“It’s easier for them to do that, rather than waiting until they’re mostly developed, because prime spots are going to be taken,” he said. “It also helps them attract better employment centers and residents if they have a town center.”


Gibbs said the global nonprofit group Urban Land Institute and the U.S. Census Bureau project that most offices will be in mixed-use town centers in 10 years.


“I think suburban sprawl was a 50-year trend, because urban living has been around for 4,000-5,000 years,” he said. “I think we’re just coming to the end of the bad suburban sprawl experiment, and we’re returning to traditional development patterns.”


Upcoming mixed-use projects


Several mixed-use-type developments are underway or are being considered by both cities.


In Cedar Park, the first phase of Presidio will be ready by the end of the year, according to a representative with the development. Presidio is located at the southeast corner of Parmer Lane and Ranch Trails Court, and the first phase includes 25.5 acres of a 100-acre community with office buildings, retail buildings and urban loft-style apartments.


Two age-restricted residential buildings are also under construction on Juliette Way, according to the city of Cedar Park. The horizontal development is planned to have urban-style residential development, along with retail, office and hotel uses.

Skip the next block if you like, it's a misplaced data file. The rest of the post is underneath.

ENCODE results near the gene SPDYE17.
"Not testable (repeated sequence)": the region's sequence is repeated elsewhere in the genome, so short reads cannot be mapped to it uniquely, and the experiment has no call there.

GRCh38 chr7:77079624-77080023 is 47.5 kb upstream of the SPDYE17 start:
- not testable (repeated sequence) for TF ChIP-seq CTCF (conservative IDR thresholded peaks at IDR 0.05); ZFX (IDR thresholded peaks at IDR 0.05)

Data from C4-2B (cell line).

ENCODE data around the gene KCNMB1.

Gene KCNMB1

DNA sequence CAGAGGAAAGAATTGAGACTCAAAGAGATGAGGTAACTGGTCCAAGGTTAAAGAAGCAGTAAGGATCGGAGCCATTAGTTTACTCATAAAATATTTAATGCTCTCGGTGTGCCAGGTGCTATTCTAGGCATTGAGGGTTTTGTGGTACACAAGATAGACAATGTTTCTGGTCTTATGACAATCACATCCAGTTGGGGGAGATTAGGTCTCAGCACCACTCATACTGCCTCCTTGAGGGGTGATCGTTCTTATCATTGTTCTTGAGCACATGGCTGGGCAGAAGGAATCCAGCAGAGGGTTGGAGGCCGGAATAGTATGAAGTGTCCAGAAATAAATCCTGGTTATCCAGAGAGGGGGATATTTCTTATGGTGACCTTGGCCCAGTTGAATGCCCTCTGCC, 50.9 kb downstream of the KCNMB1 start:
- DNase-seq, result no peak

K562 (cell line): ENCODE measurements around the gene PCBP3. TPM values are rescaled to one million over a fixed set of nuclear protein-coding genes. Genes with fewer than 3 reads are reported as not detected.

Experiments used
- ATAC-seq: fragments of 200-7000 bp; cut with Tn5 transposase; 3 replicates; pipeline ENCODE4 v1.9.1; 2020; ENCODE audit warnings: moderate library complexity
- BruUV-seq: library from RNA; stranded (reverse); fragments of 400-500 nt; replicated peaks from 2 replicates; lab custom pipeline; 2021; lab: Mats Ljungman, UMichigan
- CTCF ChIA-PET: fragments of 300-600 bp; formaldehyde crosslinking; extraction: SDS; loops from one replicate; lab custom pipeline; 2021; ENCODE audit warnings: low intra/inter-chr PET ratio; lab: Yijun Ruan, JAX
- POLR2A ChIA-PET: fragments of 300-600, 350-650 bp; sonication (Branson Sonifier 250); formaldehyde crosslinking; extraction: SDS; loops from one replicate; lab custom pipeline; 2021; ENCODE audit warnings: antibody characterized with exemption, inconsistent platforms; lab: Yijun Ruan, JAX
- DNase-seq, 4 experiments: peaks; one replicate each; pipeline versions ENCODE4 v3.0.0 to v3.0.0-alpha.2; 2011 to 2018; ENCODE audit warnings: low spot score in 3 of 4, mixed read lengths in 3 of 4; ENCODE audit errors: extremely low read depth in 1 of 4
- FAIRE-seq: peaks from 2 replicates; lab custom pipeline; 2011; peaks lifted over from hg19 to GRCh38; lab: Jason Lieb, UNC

According to Cedar Park city documents, a 38-acre residential and commercial mixed-use development called Cross Creek is under consideration at the southeast corner of
East Whitestone Boulevard and Toll 183A. Plans have also been submitted for an 8.9-acre vertical mixed-use project called Quest Village at 910 Quest Parkway.


The city of Cedar Park is also in the beginning stages of realigning a portion of US 183 near Buttercup Creek Boulevard, which will open up space that city leaders hope to create into a mixed-use district in the future.


In Leander, a mixed-use building exists at 305 W. Willis St. in the Old Town district. The development houses architecture firm DFD Architects, Inc., and has two rental apartment units and other office space, Yantis said.


Trailside Oaks, an 8.5-acre residential townhome and commercial project, is proposed on the northwest corner of Hero Way and Toll 183A. A 70-acre horizontal mixed-use project called Northline, which could have residential, retail, a hotel, a grocery store and entertainment options, is also proposed on the corner of San Gabriel Parkway and Toll 183A.


As the president of a business, Price said she thinks a rise in the development of mixed-use districts will continue to attract more people to the area, which means a better pool of candidates from which to hire.


“I think it’s wonderful,” she said. “The more that [cities] do to move in that direction, certainly from my perspective of hiring people … I think that’s a very positive thing.”

By Caitlin Perrone
Caitlin covers Cedar Park and Leander city councils and reports on education, transportation, government and business news. She is an alumnus of The University of Texas at Austin. Most recently, Caitlin produced a large-scale investigative project with The Dallas Morning News and led education coverage in the Brazos Valley at The Bryan-College Station Eagle. After interning with Community Impact Newspaper for two summers, she joined the staff as a reporter in 2015.